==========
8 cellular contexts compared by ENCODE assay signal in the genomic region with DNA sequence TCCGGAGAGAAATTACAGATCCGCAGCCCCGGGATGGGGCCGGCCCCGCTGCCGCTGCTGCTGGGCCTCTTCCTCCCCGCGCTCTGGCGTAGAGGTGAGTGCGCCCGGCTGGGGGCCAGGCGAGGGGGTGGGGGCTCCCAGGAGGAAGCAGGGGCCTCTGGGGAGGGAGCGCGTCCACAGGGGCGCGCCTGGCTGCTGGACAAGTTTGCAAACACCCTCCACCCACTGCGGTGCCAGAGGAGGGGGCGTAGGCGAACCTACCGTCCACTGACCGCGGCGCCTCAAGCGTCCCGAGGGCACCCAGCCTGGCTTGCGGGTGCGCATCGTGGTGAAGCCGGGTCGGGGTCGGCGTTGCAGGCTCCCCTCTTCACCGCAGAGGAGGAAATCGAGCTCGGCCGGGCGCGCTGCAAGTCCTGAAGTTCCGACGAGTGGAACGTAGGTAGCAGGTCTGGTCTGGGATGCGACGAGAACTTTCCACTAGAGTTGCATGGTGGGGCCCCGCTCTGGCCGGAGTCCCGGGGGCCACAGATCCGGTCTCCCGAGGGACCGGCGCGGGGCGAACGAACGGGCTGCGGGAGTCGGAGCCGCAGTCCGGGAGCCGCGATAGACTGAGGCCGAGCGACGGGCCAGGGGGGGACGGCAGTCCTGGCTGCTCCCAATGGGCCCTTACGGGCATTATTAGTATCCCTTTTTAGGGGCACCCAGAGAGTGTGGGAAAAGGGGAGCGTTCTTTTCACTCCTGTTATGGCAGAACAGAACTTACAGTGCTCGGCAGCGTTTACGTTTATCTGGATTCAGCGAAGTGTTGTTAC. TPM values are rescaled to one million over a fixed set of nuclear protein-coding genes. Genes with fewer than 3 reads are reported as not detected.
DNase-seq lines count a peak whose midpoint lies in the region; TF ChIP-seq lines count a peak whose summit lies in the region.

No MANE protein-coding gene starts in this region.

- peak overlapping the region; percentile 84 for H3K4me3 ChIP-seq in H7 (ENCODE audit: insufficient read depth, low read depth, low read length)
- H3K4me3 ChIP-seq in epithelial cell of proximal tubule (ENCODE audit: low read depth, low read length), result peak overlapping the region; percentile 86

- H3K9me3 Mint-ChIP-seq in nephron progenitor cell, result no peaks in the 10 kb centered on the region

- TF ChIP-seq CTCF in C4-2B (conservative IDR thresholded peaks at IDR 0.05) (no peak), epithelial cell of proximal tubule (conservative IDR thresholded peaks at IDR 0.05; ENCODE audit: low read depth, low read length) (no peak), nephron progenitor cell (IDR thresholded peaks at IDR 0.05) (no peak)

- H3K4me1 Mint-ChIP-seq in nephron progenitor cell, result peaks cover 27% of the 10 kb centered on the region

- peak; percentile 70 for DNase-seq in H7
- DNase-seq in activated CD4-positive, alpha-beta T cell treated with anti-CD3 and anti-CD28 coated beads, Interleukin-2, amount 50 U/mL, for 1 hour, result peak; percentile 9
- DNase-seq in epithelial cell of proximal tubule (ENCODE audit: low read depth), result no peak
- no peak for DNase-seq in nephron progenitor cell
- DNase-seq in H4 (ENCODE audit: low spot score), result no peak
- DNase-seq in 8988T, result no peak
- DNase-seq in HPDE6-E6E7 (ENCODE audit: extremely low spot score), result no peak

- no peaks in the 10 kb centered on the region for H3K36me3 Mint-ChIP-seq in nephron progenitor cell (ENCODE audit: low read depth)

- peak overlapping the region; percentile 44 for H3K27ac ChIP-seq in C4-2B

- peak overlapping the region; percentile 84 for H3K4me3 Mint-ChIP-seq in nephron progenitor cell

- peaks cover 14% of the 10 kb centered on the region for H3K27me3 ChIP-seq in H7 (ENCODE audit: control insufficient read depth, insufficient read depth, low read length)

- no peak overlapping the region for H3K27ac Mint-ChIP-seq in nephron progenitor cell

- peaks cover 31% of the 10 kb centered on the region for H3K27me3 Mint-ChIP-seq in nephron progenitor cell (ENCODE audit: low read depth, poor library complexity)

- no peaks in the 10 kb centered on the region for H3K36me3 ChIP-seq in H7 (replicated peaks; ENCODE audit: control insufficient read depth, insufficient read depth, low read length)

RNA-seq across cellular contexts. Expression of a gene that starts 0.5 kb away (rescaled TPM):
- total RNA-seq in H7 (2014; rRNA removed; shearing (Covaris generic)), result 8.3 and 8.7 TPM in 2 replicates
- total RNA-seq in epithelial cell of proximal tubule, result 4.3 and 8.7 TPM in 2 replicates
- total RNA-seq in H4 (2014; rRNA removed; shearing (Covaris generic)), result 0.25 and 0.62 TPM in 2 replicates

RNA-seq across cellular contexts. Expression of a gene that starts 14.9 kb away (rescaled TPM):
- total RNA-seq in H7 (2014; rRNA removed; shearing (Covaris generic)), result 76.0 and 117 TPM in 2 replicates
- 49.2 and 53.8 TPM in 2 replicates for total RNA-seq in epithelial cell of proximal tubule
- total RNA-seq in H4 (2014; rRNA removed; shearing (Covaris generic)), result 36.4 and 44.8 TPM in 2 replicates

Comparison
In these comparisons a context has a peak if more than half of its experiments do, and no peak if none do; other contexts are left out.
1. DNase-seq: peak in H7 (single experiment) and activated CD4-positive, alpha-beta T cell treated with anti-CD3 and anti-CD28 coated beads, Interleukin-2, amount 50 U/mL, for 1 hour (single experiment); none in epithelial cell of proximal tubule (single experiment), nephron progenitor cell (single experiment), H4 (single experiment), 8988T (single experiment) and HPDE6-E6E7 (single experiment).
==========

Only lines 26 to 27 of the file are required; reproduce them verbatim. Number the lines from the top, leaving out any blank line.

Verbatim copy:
- total RNA-seq in H4 (2014; rRNA removed; shearing (Covaris generic)), result 0.25 and 0.62 TPM in 2 replicates

RNA-seq across cellular contexts. Expression of a gene that starts 14.9 kb away (rescaled TPM):